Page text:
Interview with Rare Blues Collector John Tefteller, who bought a $37,100 record

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What’s the song on the other side though?!


Just to contradict him on one point. A cheap modern record player won’t hurt a 78. That’s ridiculous. But they won’t sound good. The reason is the grooves on a 78 are wider than a 33rpm record. So the needle skids along the bottom of the groove picking up all the surface noise and less of the waveforms on the walls of the groove. This is probably why a lot of people think 78s have horrible fidelity. They’ve probably never played them right. You can get specialty styluses made for 78s in a variety of sizes (The stylus I have that seems to work best is a 3.5 ) but they can run upwards of 100 bucks just for the stylus. Altogether, if you wanna get into 78s, you can actually get a setup for around 350 to 400 bucks for like an audio technica turntable and specialty stylus. Not cheap but it makes a world of difference and of course you can play 33 and 45 on it too if you switch the stylus back.


I would highly recommend NOT getting into collecting 78’s unless you are into swing or 40’s pop-- you’re probably not going to find a Robert Johnson or Tommy Johnson or Skip James 78 ever, particularly if you live above the Mason-Dixon line. You will find lots of Bing Crosby and Dinah Shore and occasionally polka music and if you’re lucky Les Paul/Mary Ford. A friend of mine who has a collection of around 100,000 LPs, has spent decades looking for records and has only found a rare blues 78 a couple times.

78’s are brittle, they aren’t vinyl, they’re closer to clay than plastic. Nearly every time I’ve found a cool 78 (Bix Beiderbecke, original Sun Records Carl Perkins, Django) there is a crack or a chunk missing, like someone took a bite out of a big cookie. People like R. Crumb, John Fahey and Joe Bussard began collecting 78’s in the early 60’s when they were still common.

Articles about “rare $37,000 records” are the scourge of record dealers and used record stores: everyone thinks grandma’s old records are valuable, and will argue with you and be disappointed and angry that nobody wants to pay $$$ for Mantovani or Roger Whittaker records or beat up classical LPs with no inner sleeves.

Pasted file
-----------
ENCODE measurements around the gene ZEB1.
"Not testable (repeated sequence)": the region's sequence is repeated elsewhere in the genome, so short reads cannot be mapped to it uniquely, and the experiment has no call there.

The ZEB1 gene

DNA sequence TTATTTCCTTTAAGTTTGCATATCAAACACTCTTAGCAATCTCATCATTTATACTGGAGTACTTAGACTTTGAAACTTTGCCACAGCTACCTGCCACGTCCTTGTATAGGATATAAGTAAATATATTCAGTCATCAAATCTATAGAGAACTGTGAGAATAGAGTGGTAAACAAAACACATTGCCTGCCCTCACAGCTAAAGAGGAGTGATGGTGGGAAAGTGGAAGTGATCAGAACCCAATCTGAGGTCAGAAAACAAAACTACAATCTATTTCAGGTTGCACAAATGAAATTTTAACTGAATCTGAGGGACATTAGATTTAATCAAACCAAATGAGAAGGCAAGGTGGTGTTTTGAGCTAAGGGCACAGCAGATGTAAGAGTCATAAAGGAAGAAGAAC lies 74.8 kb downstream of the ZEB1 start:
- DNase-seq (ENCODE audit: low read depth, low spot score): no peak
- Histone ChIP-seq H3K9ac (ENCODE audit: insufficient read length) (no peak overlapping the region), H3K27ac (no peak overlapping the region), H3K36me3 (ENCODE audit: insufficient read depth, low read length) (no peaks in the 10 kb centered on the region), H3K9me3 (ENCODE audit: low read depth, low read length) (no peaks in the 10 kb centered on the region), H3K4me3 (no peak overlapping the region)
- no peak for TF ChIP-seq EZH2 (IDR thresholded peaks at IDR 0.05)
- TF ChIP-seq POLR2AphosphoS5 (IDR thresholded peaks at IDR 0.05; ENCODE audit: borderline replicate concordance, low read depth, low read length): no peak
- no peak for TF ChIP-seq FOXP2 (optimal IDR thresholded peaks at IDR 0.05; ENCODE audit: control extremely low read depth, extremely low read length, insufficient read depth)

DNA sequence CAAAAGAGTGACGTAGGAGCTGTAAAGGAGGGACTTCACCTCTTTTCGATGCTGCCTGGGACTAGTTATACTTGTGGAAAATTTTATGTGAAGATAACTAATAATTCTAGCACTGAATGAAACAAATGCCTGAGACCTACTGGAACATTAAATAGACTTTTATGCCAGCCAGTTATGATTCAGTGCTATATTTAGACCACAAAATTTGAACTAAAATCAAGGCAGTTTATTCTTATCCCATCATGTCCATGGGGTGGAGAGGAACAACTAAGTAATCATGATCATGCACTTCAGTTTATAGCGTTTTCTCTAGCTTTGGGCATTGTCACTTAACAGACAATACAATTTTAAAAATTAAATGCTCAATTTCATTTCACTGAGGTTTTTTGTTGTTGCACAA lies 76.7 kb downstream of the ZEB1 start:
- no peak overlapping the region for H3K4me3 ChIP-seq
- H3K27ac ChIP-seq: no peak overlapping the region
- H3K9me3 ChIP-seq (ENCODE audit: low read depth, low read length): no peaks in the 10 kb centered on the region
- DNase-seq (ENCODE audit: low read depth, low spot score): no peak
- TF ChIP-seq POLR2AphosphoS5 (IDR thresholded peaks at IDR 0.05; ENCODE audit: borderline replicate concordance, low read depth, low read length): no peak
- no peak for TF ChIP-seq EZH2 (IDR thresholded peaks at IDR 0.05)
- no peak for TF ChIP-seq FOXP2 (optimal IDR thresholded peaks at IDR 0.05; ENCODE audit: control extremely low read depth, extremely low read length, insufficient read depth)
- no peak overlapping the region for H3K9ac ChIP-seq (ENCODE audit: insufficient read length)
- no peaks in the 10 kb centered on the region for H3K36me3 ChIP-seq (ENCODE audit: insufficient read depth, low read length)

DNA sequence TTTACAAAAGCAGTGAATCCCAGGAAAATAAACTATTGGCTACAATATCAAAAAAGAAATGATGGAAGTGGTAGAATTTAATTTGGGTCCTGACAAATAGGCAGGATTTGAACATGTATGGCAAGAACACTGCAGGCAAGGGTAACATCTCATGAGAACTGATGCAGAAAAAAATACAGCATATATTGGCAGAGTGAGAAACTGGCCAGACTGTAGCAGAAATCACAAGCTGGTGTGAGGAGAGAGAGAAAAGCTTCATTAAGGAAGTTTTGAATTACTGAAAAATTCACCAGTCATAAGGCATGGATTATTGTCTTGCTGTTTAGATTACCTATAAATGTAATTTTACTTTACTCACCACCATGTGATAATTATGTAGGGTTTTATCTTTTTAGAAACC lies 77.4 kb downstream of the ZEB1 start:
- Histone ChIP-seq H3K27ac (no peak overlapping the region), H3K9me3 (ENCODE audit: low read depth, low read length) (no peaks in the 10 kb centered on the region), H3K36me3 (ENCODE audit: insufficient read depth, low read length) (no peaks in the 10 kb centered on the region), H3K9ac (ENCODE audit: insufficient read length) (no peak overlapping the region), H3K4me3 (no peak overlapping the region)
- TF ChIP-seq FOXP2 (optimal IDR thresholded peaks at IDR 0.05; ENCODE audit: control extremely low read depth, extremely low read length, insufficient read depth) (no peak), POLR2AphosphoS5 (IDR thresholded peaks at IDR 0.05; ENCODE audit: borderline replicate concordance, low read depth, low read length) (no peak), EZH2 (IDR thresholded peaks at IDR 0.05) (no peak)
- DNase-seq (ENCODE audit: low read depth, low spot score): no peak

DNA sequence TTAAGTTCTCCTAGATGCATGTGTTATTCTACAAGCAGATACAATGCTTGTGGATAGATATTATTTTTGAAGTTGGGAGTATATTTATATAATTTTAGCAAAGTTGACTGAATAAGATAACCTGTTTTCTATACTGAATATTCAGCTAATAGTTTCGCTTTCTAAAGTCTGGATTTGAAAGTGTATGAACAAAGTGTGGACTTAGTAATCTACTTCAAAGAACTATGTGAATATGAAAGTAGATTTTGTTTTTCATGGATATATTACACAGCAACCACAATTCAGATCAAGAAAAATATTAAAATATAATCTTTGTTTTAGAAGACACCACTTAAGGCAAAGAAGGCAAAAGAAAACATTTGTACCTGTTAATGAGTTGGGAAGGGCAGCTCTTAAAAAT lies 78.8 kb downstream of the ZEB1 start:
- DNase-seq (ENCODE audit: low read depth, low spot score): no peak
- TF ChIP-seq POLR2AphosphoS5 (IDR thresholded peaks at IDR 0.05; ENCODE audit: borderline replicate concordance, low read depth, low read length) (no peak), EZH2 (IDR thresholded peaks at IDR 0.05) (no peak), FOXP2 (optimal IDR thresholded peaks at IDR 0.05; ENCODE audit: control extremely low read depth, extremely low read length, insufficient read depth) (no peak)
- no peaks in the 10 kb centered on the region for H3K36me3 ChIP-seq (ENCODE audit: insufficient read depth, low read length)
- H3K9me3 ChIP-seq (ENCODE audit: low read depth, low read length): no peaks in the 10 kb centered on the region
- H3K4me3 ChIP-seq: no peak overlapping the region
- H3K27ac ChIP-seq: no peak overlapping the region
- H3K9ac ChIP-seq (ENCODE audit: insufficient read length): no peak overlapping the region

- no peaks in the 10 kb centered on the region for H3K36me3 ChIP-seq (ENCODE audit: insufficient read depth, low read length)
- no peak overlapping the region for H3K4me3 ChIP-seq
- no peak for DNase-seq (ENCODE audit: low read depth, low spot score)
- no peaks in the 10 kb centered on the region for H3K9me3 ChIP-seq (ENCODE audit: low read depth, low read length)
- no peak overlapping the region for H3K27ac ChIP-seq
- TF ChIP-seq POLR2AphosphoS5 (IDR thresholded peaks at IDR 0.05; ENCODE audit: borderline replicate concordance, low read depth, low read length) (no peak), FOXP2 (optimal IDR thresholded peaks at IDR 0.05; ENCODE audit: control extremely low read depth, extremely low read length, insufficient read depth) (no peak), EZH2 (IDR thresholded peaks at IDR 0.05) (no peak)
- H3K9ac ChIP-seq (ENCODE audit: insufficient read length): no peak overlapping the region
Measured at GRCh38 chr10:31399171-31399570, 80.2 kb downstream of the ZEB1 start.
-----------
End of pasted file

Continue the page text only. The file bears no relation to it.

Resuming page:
yeah it’s not for everyone. The broken records are heartbreaking and way too common. I was about to buy a hank williams jambalaya 78 at Euclid records in New Orleans only to have to tell the store owner it was broken before i picked it up. And I’ve never seen a cool old blues record “in the wild”. That’s absolutely true. The really good records were skimmed off years and years ago. The best records I have I got on ebay (which of course you gotta be careful with breaking in the mail but good sellers know how to do it). I personally enjoy some genres that you can find sometimes: 20s swing and popular music, western swing, early 1900s billy murray type records. My personal favorite is Hawaiian records, and you can find some of those in junk stores and antique shops, but again the best ones I had to get off ebay or maybe a specialty record fair.

I wouldn’t say don’t get into 78s. Except as a collector not wanting the competition. Haha. I personally love holding history in my hands that comes to life the way an old record does. But yeah, it’s not an easy hobby.


I had a few Hawaiian 78’s, some oddball world music things, early country, a handful of nice old jass records, and an ‘album’ of Les Paul/ Mary Ford sides . . . I finally gave them away to a friend who was suddenly excited about 78’s. Within a year he wasn’t excited anymore.

They are cool objects, but I never played them. As much as I love Hawaiian music it’s just easier to listen to cd or LP collections taken from the best available copies. I will still look through boxes of 78’s when I find them in the wild, but my patience wanes if it’s all crap by halfway through the box.


This all day. Swap Beatles records with 78s and you have that thought process in a nutshell. I run a record store, and I agree this happens all the time, either because of articles like this or “but I looked it up on eBay!”. Next best thing to collecting 78s would be out of print but not impossible to find blues compilations on vinyl ( A lot pressed in the 70s on the Yazoo label ). They’ll be a lot easier to find and sound way better on your average turntable .